Each week Inquiring Minds brings you a new, in-depth exploration of the space where science, politics, and society collide.We’re committed to the idea that making an effort to understand the world around you though science and critical thinking can benefit everyone—and lead to better decisions.We endeavor to find out what’s true, what’s left to discover, and why it all matters with weekly coverage of the latest headlines and probing discussions with leading scientists and thinkers.
This week: scientists successfully germinated 2,000-year-old date palm seeds and we might soon know what 2,000-year-old dates taste like; another group of researchers 3D modeled a 3,000-year-old mummy’s vocal tract and what they may have sounded like; and new research on how support cells in brains, called microglia, affect memory in mice.
We talk to professor of information studies at UCLA and director of the UC Digital Cultures Lab Ramesh Srinivasan about his new book Beyond the Valley: How Innovators around the World are Overcoming Inequality and Creating the Technologies of Tomorrow.
We talk to Michael Casey, Senior Advisor for Blockchain Opportunities at MIT Media Lab’s Digital Currency Initiative, about his new book, co-authored with Paul Vigna, The Truth Machine: The Blockchain and the Future of Everything.
After nearly 5 years of co-hosting Inquiring Minds, Kishore is heading off to conquer the rest of the science world. He has been an incredible friend to us at the show, and we’re sad to see him go, but excited to see what amazing things he does next. Thanks, Kishore. If you want to reach out to him, he’s @sciencequiche on Twitter.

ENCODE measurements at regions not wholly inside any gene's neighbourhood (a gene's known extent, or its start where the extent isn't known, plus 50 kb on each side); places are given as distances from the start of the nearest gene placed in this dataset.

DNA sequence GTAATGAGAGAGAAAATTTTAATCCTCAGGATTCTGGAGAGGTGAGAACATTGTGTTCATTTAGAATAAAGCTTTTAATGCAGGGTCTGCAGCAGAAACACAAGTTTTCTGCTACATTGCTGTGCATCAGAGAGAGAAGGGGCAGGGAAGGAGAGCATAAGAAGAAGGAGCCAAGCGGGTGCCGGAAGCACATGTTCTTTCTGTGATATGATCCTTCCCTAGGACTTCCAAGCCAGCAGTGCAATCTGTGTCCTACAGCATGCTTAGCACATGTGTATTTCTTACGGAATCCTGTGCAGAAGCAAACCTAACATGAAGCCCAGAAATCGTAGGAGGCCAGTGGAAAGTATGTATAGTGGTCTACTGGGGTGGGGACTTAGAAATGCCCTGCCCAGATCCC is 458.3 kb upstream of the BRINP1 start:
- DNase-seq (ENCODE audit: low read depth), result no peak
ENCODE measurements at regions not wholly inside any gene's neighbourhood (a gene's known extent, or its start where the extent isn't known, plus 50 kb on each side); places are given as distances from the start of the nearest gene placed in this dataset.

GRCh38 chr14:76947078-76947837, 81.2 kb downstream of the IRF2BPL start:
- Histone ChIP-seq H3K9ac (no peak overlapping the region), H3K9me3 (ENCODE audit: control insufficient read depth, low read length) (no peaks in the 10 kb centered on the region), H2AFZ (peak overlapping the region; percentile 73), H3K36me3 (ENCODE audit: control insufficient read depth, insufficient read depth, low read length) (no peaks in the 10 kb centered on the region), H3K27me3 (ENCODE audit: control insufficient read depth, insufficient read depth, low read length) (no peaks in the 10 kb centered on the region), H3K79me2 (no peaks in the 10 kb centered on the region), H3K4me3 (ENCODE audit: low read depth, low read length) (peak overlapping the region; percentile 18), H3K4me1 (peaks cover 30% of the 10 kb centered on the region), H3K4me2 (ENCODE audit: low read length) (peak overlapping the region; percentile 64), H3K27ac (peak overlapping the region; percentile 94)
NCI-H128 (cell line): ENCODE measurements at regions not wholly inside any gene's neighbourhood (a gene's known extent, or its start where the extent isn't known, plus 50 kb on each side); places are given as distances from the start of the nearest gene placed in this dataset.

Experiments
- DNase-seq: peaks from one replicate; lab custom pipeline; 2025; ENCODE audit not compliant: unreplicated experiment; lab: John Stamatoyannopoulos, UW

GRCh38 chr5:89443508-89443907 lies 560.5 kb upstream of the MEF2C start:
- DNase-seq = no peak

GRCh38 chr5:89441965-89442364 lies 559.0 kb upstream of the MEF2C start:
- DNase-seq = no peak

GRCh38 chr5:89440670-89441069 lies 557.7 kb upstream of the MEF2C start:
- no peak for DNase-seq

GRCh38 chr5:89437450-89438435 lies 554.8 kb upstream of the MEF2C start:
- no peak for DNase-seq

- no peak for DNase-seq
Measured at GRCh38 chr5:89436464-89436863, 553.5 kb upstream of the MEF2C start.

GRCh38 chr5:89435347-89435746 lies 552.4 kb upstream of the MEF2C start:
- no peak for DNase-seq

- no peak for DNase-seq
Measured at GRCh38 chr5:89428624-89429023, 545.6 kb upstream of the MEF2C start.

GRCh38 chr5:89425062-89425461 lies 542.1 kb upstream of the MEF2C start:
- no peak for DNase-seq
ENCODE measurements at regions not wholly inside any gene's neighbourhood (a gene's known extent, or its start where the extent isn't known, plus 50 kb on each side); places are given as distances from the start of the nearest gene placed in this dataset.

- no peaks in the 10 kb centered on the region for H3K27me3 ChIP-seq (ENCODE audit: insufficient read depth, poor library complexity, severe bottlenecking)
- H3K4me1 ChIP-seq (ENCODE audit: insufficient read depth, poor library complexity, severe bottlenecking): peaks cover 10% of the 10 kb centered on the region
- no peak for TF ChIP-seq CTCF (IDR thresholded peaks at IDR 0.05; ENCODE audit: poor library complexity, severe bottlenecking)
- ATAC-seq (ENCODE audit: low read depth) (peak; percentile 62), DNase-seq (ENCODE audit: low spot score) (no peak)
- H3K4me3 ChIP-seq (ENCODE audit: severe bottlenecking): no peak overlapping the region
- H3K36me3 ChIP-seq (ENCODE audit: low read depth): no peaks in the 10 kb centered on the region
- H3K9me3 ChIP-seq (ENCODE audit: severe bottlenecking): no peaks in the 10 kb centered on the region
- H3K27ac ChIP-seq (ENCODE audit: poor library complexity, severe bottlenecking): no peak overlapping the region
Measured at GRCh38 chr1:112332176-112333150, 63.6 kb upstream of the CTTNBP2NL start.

Neuroscientists found an on-off switch in mice brains that makes them sing; new research on the genetics of people who have six fingers on one hand and whether or not your brain could handle an extra robotic finger; and a look into how dolphins can be biased in who they associate with.
Former guest of Inquiring Minds, Bill Nye, is on a mission to change the world—one phone call at a time. On his new podcast, Science Rules!, he tackles the curliest questions on just about anything in the universe. Perhaps you’ve wondered: Should I stop eating cheeseburgers to combat climate change? How often should I really be washing my pillowcase? Can I harvest energy from all those static-electricity shocks I get in the winter? Science Rules! is out now and you can find it in your favorite podcast app.
New research on 3D printing vasculature around which organs could be created; recent work on the effects of genetics on the way you taste things; and a new way to stop the effects of the world’s worst venom.
A careful look into research on whether or not we can generate new neurons as adults; new research into using machine learning to predict premature death; and a new technique to reshape cartilage by heating it.
A study taking a deep look into insect populations and their decline; bad news about global warming four generations from now, new research showing why older mice benefit from receiving younger blood; and a new study on microwaving grapes.